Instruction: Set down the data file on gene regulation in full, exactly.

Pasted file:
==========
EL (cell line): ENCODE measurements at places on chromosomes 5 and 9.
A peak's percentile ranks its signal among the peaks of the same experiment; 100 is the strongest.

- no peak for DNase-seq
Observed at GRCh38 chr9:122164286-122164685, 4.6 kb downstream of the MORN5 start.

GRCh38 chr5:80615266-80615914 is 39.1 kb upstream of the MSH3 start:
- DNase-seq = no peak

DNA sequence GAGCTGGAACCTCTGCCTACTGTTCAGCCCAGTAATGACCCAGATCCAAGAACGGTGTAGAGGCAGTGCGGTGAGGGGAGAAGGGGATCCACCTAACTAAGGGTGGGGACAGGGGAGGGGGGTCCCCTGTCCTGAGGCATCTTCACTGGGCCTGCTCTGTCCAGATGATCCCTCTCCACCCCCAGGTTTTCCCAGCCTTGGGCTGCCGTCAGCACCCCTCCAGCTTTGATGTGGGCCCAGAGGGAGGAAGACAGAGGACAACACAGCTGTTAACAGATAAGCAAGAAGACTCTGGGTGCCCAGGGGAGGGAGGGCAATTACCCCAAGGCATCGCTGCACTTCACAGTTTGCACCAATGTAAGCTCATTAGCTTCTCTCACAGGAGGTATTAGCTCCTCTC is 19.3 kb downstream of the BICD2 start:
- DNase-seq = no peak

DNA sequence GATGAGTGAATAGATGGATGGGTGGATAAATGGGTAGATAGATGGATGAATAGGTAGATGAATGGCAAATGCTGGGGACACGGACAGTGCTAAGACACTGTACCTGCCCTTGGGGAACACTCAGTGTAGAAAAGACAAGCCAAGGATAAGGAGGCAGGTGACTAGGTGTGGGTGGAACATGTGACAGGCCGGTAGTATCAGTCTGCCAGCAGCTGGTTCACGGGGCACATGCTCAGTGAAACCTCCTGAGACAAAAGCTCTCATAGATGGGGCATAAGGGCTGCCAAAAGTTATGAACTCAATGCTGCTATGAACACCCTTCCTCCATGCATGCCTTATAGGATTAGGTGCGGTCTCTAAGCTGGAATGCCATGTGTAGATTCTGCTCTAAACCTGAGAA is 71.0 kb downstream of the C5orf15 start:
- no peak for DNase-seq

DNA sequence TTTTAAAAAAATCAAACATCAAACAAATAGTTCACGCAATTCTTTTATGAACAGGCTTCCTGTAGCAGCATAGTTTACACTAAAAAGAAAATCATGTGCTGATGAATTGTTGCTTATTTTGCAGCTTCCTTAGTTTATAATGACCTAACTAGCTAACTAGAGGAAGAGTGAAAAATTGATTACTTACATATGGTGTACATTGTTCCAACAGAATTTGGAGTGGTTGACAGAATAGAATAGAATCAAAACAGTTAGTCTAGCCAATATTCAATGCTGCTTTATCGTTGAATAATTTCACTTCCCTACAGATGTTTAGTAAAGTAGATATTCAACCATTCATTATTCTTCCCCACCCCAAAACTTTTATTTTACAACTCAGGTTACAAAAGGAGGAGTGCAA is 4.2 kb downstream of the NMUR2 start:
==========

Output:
EL (cell line): ENCODE measurements at places on chromosomes 5 and 9.
A peak's percentile ranks its signal among the peaks of the same experiment; 100 is the strongest.

- no peak for DNase-seq
Observed at GRCh38 chr9:122164286-122164685, 4.6 kb downstream of the MORN5 start.

GRCh38 chr5:80615266-80615914 is 39.1 kb upstream of the MSH3 start:
- DNase-seq = no peak

DNA sequence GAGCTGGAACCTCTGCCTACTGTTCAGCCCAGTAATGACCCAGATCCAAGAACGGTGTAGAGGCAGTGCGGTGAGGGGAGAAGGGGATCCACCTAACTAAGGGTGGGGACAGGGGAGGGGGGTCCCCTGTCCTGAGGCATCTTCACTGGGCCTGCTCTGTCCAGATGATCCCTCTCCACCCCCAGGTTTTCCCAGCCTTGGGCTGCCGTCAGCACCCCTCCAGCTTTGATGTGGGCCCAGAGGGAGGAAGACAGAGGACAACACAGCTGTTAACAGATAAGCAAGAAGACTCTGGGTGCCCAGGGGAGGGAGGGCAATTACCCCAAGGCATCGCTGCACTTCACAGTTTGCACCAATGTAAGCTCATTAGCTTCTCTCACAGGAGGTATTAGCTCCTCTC is 19.3 kb downstream of the BICD2 start:
- DNase-seq = no peak

DNA sequence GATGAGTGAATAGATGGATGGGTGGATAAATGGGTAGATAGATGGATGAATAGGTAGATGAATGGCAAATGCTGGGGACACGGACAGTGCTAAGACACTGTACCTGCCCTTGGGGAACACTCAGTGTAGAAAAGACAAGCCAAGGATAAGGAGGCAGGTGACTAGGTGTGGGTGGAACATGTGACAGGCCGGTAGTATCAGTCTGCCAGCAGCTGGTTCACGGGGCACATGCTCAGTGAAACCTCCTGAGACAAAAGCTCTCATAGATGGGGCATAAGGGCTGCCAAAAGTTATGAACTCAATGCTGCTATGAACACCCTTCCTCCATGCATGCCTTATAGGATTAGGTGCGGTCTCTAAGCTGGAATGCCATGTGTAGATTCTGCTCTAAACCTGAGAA is 71.0 kb downstream of the C5orf15 start:
- no peak for DNase-seq

DNA sequence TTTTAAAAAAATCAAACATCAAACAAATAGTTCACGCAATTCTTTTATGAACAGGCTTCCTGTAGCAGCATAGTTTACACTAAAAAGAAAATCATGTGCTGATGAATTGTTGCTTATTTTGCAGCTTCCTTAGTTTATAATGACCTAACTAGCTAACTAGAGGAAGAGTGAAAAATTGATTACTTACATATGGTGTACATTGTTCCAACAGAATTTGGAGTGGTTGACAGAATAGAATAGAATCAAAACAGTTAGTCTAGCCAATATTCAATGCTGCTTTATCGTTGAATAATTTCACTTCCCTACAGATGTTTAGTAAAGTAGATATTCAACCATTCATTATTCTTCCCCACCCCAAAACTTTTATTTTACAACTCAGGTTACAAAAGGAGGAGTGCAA is 4.2 kb downstream of the NMUR2 start: